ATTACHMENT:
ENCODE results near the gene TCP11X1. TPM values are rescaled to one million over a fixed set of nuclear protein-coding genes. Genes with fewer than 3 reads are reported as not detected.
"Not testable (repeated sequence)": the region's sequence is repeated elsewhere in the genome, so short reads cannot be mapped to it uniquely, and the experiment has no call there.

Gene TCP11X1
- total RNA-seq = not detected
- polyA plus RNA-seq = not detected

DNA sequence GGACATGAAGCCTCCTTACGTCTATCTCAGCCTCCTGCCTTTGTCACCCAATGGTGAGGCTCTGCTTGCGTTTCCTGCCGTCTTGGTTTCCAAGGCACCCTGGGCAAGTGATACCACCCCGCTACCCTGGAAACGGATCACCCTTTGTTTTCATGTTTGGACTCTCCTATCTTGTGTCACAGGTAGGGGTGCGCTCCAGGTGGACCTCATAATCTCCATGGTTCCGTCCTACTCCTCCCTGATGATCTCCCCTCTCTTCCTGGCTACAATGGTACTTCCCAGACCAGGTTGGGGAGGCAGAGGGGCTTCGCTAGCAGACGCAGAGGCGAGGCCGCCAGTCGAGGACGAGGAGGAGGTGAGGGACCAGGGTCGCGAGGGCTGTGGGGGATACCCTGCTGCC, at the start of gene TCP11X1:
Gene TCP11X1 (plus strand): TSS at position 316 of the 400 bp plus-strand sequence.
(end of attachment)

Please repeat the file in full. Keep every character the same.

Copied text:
ENCODE results near the gene TCP11X1. TPM values are rescaled to one million over a fixed set of nuclear protein-coding genes. Genes with fewer than 3 reads are reported as not detected.
"Not testable (repeated sequence)": the region's sequence is repeated elsewhere in the genome, so short reads cannot be mapped to it uniquely, and the experiment has no call there.

Gene TCP11X1
- total RNA-seq = not detected
- polyA plus RNA-seq = not detected

DNA sequence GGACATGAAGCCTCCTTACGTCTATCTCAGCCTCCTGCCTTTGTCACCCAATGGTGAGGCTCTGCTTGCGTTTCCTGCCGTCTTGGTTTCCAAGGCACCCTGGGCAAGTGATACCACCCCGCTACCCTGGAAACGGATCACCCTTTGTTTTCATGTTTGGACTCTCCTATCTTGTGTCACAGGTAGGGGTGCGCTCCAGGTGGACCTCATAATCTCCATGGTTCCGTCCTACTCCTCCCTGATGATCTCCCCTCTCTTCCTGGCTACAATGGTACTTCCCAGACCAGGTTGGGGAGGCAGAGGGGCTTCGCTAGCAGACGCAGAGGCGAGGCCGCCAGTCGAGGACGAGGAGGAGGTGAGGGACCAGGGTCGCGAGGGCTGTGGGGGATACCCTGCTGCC, at the start of gene TCP11X1:
Gene TCP11X1 (plus strand): TSS at position 316 of the 400 bp plus-strand sequence.